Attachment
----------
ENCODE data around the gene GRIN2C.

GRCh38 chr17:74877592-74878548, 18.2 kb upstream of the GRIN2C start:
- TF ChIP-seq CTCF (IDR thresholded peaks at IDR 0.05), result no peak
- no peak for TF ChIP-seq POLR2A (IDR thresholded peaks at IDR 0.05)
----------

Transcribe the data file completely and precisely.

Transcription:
ENCODE data around the gene GRIN2C.

GRCh38 chr17:74877592-74878548, 18.2 kb upstream of the GRIN2C start:
- TF ChIP-seq CTCF (IDR thresholded peaks at IDR 0.05), result no peak
- no peak for TF ChIP-seq POLR2A (IDR thresholded peaks at IDR 0.05)